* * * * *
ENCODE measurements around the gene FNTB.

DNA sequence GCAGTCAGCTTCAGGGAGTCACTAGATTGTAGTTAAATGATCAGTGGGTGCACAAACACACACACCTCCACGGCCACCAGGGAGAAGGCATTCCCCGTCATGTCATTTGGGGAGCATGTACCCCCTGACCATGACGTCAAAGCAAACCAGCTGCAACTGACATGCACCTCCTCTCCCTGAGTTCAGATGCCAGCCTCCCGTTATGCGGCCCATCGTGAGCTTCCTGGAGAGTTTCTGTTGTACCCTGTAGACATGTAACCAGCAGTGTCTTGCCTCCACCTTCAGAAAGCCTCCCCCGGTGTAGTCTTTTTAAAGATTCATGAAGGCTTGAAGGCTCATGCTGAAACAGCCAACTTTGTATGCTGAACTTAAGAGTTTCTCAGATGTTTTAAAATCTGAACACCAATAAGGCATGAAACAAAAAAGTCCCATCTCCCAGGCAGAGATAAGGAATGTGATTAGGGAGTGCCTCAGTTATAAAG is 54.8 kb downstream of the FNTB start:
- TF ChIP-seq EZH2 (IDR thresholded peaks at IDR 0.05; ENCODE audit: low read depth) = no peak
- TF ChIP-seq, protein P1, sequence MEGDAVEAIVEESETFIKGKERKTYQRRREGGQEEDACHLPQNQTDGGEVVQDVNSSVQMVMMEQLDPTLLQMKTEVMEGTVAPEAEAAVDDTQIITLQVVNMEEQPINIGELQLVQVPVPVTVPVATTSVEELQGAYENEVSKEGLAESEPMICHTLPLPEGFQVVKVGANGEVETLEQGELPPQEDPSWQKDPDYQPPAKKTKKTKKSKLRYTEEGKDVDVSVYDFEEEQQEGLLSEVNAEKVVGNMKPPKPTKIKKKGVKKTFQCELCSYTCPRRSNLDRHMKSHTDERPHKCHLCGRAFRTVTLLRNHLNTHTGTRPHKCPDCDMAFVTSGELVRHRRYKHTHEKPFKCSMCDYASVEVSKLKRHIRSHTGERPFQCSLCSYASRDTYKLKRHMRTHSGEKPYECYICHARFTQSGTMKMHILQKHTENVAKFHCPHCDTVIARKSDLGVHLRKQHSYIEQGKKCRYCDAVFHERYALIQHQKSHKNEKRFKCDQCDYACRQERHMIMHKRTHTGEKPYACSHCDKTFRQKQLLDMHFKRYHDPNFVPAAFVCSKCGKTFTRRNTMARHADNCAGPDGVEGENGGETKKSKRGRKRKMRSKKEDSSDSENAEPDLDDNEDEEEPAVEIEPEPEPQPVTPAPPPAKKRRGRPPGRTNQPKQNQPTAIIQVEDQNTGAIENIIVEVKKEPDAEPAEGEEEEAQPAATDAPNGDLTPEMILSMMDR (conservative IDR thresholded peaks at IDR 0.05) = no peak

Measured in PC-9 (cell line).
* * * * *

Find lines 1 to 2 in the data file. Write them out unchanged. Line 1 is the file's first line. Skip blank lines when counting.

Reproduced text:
ENCODE measurements around the gene FNTB.

DNA sequence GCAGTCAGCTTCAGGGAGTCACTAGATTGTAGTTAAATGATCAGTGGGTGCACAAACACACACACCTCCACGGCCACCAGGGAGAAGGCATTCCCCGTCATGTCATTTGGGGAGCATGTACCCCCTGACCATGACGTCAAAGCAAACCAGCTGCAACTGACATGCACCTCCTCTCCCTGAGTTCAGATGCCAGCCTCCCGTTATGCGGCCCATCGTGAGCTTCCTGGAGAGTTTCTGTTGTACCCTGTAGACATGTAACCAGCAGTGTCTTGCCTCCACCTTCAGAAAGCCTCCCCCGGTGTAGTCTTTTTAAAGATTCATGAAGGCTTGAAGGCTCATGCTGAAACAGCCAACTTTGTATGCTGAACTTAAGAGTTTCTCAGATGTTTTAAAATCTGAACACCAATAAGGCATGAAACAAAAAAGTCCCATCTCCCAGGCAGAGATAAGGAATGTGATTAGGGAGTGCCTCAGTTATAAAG is 54.8 kb downstream of the FNTB start: